Weeks have passed already and a good deal of time has been spent reflecting over my very short but intense trip to Ishinomaki. The town lies in Miyagi prefecture, a few hundred kilometres north of Tokyo and more than 100 kilometres north of the Fukushima Daiichi nuclear absurdity. I had wanted to go north for a long time, but was unsure how to be of any use, and was reluctant to just go purely out of curiosity.
Then, this year’s One Day on Earth project was to take place on 11.11.11, and this seemed like a good opportunity to head into the affected area. Coincidentally it would be eight months to the day since the earthquake and tsunami, and would also in fact be a full moon. Given that the project involved filming over 24-hours, it seemed everything was falling into place to provide an opportunity to witness the devastation, and also create some media for use in a global documentary that may in turn keep the survivors of this disaster in people’s minds.
As we were to witness, the recovery is under way but far from finished, and in many respects yet to really begin. Until now has really just involved cleaning up. The actual recovery requires building off of some kind of clean slate, but the slate has not yet been cleaned.
We filled the rental van with 10 kerosene ovens, about 130 kilograms of rice, some clothing plus some books for kids for learning English. All this was made possible by the generous donations of my friends and family that totalled just under ¥150,000 ($A1800) (raised within a meagre 48 hours), plus some friends in the Tsukuba area who provided the rice, clothes and books.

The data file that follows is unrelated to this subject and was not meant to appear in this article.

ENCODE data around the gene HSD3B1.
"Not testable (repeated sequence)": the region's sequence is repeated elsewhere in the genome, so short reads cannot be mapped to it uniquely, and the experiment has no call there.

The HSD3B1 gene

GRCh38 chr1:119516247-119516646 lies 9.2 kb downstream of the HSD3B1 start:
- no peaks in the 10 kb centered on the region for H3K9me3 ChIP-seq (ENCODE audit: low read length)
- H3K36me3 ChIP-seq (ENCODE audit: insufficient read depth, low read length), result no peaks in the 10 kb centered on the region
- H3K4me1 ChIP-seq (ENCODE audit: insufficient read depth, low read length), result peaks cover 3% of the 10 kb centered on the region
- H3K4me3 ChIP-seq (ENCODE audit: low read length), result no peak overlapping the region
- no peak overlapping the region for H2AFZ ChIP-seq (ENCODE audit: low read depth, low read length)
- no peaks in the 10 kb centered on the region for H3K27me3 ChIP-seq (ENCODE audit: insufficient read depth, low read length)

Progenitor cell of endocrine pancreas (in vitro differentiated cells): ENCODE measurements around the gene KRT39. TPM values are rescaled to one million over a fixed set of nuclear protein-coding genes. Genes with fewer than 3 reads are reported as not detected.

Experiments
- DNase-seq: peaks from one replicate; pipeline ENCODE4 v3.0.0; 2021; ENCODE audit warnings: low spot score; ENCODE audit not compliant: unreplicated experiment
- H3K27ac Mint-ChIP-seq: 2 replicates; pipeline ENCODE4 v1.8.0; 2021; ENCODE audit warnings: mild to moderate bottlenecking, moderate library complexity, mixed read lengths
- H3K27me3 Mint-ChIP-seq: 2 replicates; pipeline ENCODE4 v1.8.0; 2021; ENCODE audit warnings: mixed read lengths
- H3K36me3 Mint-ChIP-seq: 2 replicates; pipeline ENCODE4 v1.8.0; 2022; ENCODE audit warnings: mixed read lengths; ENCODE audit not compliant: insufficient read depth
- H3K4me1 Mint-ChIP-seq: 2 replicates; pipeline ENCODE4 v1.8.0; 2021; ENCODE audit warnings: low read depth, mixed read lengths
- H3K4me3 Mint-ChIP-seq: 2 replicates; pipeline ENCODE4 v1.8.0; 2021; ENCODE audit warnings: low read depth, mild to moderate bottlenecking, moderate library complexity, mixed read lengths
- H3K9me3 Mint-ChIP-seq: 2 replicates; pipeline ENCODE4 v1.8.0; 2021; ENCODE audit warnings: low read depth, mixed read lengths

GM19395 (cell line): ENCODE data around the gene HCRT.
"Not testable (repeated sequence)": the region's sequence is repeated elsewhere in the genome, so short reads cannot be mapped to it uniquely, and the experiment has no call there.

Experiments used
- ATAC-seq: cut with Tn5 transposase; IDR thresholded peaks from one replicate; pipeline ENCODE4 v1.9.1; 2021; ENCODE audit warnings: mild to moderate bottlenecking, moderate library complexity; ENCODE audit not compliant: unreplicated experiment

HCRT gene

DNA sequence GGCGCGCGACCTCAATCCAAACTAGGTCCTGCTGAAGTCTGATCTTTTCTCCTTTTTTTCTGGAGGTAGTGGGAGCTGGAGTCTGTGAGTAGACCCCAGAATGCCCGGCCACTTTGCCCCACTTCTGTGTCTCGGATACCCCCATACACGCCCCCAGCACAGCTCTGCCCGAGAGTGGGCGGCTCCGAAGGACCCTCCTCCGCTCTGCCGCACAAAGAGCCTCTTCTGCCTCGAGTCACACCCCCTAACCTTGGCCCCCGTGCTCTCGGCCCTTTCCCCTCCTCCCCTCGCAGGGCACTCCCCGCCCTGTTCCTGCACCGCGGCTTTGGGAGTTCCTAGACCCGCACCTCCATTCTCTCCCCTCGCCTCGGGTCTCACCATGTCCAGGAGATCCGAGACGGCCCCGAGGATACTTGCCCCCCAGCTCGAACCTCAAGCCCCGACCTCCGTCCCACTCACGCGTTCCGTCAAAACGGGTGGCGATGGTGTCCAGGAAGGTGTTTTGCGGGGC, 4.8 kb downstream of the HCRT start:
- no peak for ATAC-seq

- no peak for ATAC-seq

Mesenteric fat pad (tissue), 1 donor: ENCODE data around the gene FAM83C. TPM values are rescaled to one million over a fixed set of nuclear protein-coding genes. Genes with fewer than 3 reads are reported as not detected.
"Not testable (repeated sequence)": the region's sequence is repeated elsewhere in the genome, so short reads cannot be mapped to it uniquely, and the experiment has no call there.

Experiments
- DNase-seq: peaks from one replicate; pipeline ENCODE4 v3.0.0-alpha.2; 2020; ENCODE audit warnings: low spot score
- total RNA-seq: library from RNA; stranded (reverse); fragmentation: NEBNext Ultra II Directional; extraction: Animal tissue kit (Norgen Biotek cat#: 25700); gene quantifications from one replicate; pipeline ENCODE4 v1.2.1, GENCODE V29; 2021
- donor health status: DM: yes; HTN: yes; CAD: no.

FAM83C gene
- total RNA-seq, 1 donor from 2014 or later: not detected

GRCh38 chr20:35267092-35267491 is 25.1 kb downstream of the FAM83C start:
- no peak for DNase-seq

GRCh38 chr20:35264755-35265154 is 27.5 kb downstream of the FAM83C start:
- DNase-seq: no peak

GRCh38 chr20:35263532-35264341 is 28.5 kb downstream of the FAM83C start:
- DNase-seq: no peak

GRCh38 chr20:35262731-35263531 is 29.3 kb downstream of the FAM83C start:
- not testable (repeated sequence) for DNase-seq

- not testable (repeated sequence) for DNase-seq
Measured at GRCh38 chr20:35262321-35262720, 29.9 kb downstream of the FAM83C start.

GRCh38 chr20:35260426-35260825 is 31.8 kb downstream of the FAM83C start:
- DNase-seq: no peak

We had a plan. We were to meet a man named Fujita-san who was running a community centre turned distribution centre, providing relief to his neighbourhood. He would receive our bounty, and then we would shoot interviews and material for the onedayonearth.org project. As we learnt, his area had once housed around 1000 families — now there were only 200, and it seemed everyone had lost someone near in the disaster.
Indeed, in Ishinomaki, the death toll was the highest of all the towns on the coast, even though the wave itself reached only six metres. A broad flat coastline made it difficult for many to get away fast enough — others simply reacted too slowly after having grown up with countless tsunami warnings that never eventuated in anything. Fires and the cold took many more in the days that would follow.
After a five-and-a-half hour drive, you suddenly enter the zone of devastation. We had to immediately stop and take pictures, trying to make sense of how to document the scope of the disaster — how to make it palpable to an idle or passive viewer? The shoot day was actually the following day, so we forced ourselves to take only still photos and just recce the locations we would use the following day.
The clean-up had clearly progressed over eight months, the loose rubble largely gone, the mud cleaned out of gutters with grass finally growing again, and even some roads newly sealed. But further progress was still hard to comprehend — an end was nowhere in site, let alone a beginning for the task of rebuilding communities. And the realisation that this story was repeating itself for hundreds of kilometres up and down the coastline. It remains beyond comprehension.
Fujita-san was now living with his aunt, the last remaining member of his family after he lost his mother and her other sister.